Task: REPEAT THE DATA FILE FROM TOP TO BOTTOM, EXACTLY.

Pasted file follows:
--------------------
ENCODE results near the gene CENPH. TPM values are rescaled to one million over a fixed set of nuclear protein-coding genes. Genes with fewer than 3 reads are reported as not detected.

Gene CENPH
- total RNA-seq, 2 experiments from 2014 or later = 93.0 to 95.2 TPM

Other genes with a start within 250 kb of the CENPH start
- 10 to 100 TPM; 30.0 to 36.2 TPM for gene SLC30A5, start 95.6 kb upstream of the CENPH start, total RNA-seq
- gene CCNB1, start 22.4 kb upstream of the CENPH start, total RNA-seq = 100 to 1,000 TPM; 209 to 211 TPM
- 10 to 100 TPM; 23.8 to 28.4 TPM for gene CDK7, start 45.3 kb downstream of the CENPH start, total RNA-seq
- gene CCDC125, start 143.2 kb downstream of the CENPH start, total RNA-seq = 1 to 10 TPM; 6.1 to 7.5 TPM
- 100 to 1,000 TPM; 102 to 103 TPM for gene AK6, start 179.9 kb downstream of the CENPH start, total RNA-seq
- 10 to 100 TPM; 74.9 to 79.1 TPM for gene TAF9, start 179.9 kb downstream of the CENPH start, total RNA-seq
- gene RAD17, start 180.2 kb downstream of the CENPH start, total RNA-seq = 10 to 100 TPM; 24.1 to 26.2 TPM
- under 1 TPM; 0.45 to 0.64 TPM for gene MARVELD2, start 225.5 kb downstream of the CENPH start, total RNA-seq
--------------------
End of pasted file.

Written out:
ENCODE results near the gene CENPH. TPM values are rescaled to one million over a fixed set of nuclear protein-coding genes. Genes with fewer than 3 reads are reported as not detected.

Gene CENPH
- total RNA-seq, 2 experiments from 2014 or later = 93.0 to 95.2 TPM

Other genes with a start within 250 kb of the CENPH start
- 10 to 100 TPM; 30.0 to 36.2 TPM for gene SLC30A5, start 95.6 kb upstream of the CENPH start, total RNA-seq
- gene CCNB1, start 22.4 kb upstream of the CENPH start, total RNA-seq = 100 to 1,000 TPM; 209 to 211 TPM
- 10 to 100 TPM; 23.8 to 28.4 TPM for gene CDK7, start 45.3 kb downstream of the CENPH start, total RNA-seq
- gene CCDC125, start 143.2 kb downstream of the CENPH start, total RNA-seq = 1 to 10 TPM; 6.1 to 7.5 TPM
- 100 to 1,000 TPM; 102 to 103 TPM for gene AK6, start 179.9 kb downstream of the CENPH start, total RNA-seq
- 10 to 100 TPM; 74.9 to 79.1 TPM for gene TAF9, start 179.9 kb downstream of the CENPH start, total RNA-seq
- gene RAD17, start 180.2 kb downstream of the CENPH start, total RNA-seq = 10 to 100 TPM; 24.1 to 26.2 TPM
- under 1 TPM; 0.45 to 0.64 TPM for gene MARVELD2, start 225.5 kb downstream of the CENPH start, total RNA-seq